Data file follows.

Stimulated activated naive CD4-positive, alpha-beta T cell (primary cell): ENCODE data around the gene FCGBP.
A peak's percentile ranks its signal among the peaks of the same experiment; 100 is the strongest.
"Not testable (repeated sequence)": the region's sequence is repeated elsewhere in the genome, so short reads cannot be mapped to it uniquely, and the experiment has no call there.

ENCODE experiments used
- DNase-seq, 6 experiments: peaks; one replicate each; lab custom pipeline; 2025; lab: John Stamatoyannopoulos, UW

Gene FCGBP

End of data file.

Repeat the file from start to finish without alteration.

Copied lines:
Stimulated activated naive CD4-positive, alpha-beta T cell (primary cell): ENCODE data around the gene FCGBP.
A peak's percentile ranks its signal among the peaks of the same experiment; 100 is the strongest.
"Not testable (repeated sequence)": the region's sequence is repeated elsewhere in the genome, so short reads cannot be mapped to it uniquely, and the experiment has no call there.

ENCODE experiments used
- DNase-seq, 6 experiments: peaks; one replicate each; lab custom pipeline; 2025; lab: John Stamatoyannopoulos, UW

Gene FCGBP